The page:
Tragic Claire fronts high profile campaign

A Nuneaton woman who died suddenly while on a night out with friends is one of the faces of a new high profile campaign.

Tragically Claire Keen was struck down by adult cot death four years ago, leaving behind a grieving family struggling to understand what happened to their bright and bubbly sister and daughter.

A post mortem revealed that the 27-year-old admin worker died of Hypertrophic Cardiomyopathy, otherwise know as Sudden Adult Death Syndrome.

Desperate for no-one to suffer similar heartache, Claire’s family are now lobbying the government to raise awareness of the condition and to ensure everyone can be checked out for symptoms before it’s too late.

“Experts say now that 12 young people die every week from undetected heart conditions and that this is going to be a bigger killer than cancer,” said Claire’s father Peter, who lives in Villiers Street.

“Claire’s face, alongside the faces of 11 others, now features on a postcard created by CRY, which is the Cardiac Risk in the Young charity to illustrate how big the problem is.

“We want as many people as possible to fill them in and send them to their MP Bill Olner who is not yet signed up to an All Party Parliamentary Group launched by CRY president Sir Ian Botham.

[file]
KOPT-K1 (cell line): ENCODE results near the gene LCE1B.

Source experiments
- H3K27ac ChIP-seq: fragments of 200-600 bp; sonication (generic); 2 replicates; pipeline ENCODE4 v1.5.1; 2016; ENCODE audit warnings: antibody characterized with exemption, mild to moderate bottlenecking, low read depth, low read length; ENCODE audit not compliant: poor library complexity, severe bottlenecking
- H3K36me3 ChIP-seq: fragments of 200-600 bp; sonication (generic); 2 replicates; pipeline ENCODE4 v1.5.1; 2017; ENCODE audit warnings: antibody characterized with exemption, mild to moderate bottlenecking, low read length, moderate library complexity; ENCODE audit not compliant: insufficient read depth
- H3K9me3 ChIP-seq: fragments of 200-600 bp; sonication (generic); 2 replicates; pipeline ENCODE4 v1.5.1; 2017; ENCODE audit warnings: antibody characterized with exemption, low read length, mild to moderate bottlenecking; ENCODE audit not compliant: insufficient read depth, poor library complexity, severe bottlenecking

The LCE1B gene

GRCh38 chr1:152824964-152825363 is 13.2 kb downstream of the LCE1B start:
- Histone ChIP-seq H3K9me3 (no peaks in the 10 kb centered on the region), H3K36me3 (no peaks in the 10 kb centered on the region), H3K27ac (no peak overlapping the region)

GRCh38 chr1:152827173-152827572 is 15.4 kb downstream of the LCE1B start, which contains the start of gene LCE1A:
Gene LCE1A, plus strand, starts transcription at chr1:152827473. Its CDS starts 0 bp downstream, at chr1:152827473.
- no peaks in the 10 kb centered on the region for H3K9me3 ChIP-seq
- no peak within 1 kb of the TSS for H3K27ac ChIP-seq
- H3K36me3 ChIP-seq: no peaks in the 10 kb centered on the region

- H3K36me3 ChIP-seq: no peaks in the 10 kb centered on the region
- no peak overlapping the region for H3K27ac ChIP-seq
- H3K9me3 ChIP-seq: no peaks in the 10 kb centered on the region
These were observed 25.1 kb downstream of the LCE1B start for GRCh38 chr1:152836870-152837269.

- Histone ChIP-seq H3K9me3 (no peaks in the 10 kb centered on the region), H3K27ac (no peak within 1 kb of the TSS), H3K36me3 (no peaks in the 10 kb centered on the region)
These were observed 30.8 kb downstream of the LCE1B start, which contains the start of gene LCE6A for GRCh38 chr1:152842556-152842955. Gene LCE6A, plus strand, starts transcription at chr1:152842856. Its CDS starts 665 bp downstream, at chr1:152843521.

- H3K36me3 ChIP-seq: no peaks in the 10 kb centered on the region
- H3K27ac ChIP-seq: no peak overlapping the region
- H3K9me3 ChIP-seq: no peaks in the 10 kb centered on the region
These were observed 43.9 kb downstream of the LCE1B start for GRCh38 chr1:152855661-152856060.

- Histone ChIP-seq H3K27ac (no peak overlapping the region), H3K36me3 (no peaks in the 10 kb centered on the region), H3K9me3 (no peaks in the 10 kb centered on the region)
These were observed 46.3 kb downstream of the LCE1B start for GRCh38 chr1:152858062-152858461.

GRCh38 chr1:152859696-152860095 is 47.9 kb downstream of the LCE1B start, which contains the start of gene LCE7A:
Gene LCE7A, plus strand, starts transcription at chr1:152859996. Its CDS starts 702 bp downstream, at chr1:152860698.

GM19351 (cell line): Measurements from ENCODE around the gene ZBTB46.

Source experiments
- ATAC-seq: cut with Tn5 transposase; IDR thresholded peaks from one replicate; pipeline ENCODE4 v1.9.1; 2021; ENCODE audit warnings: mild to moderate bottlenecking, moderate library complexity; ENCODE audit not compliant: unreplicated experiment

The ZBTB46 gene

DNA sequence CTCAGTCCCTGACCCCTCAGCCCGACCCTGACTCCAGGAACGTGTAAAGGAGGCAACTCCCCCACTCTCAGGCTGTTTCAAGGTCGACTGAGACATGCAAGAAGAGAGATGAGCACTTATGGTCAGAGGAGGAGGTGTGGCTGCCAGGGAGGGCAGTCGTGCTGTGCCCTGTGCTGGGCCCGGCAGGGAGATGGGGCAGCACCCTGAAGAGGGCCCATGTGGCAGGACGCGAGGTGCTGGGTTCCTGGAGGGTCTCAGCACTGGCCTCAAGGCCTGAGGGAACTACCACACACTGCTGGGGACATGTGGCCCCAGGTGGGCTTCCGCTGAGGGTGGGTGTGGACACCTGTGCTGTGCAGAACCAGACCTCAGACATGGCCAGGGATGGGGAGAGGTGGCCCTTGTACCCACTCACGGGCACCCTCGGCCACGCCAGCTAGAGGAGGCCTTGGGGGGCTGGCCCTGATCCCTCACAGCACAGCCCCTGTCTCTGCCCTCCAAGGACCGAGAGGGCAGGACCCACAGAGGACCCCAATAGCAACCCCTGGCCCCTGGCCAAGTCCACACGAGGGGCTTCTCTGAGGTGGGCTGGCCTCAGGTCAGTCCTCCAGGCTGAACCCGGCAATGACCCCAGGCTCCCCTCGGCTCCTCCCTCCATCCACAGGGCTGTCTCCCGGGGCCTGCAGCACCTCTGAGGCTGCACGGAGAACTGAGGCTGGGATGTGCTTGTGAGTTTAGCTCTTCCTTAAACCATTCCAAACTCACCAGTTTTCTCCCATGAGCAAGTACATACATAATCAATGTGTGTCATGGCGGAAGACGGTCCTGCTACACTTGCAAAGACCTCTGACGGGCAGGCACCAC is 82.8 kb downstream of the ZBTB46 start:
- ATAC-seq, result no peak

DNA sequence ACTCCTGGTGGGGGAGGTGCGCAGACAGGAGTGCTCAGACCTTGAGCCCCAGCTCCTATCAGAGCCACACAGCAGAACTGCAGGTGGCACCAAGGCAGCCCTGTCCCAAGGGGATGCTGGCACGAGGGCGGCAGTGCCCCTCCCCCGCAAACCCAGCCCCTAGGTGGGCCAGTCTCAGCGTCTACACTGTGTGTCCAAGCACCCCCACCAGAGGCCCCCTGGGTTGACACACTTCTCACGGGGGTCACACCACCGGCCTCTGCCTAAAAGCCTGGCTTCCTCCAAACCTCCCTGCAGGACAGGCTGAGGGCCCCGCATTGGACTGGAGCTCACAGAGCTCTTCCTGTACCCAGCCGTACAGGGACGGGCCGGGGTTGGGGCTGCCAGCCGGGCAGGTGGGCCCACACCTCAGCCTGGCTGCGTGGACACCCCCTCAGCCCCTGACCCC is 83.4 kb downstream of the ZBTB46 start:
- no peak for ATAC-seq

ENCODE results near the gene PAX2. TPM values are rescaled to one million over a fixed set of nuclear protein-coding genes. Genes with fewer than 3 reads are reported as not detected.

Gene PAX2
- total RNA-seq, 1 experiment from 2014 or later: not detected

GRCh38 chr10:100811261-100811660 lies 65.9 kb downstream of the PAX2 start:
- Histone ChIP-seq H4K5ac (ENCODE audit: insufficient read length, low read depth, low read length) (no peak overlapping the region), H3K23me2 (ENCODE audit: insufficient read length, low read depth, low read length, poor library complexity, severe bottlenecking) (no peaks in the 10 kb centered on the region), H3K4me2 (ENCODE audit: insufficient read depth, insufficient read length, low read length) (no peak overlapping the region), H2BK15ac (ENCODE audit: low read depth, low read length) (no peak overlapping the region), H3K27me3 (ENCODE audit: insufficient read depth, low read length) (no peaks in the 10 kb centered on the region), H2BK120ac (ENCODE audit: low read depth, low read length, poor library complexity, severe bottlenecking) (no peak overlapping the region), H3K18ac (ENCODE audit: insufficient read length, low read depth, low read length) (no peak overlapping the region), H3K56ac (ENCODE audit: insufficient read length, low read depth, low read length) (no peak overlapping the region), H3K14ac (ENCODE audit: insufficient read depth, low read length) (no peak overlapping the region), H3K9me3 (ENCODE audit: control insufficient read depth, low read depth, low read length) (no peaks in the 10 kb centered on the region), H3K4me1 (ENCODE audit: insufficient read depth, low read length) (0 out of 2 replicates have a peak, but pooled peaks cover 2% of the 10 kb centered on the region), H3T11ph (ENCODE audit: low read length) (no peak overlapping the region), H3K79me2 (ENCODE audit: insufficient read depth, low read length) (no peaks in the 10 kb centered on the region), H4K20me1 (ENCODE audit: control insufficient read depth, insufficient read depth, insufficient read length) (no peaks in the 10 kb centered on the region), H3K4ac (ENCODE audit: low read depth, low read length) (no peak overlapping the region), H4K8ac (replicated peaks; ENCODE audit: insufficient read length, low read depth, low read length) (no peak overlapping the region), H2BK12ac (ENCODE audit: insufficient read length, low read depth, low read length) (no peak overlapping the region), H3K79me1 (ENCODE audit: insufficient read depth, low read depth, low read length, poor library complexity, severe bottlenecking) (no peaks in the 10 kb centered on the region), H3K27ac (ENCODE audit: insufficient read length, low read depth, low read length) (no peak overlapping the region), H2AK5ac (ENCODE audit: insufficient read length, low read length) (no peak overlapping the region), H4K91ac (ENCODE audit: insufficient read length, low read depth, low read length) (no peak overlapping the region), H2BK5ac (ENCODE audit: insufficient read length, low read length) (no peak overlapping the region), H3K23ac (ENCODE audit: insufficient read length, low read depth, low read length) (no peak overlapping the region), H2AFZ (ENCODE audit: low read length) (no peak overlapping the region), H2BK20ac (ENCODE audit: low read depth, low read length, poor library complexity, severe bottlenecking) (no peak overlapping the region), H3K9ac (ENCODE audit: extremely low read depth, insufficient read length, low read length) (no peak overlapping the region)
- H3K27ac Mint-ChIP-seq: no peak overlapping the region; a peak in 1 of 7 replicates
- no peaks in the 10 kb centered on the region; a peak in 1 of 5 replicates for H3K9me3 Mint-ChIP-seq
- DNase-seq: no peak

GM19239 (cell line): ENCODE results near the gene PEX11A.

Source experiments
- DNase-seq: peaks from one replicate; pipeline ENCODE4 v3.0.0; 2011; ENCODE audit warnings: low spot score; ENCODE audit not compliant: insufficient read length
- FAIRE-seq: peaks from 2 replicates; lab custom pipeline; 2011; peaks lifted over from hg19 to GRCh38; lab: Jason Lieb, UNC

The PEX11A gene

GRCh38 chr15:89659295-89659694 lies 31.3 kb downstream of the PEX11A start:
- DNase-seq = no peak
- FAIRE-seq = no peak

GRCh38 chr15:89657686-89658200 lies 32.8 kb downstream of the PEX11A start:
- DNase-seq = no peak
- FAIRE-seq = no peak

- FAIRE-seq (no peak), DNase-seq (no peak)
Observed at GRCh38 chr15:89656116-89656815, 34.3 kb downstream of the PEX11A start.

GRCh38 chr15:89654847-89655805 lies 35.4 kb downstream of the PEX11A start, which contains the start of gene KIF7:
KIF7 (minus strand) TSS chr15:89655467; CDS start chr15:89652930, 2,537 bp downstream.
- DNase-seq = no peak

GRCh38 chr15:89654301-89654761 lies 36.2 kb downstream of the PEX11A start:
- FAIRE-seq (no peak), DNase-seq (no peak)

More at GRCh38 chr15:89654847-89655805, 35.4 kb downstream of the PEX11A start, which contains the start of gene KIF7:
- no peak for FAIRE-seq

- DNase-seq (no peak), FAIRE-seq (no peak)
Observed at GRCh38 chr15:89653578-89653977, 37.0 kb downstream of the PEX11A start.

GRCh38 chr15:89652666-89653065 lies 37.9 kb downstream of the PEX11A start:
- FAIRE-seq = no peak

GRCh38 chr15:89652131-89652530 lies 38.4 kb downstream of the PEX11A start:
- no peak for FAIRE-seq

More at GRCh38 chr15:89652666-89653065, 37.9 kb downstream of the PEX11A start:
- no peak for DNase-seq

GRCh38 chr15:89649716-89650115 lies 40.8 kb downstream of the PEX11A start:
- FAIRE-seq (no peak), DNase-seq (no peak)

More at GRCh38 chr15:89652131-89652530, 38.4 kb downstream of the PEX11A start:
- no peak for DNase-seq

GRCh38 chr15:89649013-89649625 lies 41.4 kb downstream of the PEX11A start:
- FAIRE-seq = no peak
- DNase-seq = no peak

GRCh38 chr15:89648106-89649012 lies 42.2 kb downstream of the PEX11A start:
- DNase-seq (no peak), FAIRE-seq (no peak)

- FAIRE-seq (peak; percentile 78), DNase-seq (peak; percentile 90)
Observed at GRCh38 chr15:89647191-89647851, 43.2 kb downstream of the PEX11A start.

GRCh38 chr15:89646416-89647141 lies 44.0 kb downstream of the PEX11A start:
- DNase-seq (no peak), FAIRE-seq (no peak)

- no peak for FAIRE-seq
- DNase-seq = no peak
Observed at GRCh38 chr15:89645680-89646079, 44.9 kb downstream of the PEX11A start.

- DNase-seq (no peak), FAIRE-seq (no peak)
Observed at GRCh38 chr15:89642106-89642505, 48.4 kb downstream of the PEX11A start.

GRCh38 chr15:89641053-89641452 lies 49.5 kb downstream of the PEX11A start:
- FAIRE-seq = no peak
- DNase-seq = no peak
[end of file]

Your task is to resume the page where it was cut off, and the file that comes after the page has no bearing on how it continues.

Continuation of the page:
“It was set up to provide a forum for MPs to ask the campaign and it is one of the most supported all-party groups so far raising awareness among the politicians and in government itself.”

The postcard also features the face of Hinckley United football player Matt Gatsby who died of the condition aged 27, during an away match in 2006, alongside ten others aged from just 15 years of age to 33.

The Keen family set-up stall at the Nuneaton branch of the Co-op, to appeal to shoppers to add their details to the rear of the postcard.

The Nuneaton News has also backed the campaign and has a number of the cards available on reception at its office in Newton Road, by the main buys depot, for people to add their support.

CRY was set up in May 1995 to offer counselling to those affected by the sudden loss of a loved one while also seeking to buy essential equipment and provide screening.

Patrons of the charity include David Walliams, who recently appeared in a short film to reassure people that the screening echo cardiogram process in not a scary one. More information about the charity is available by logging onto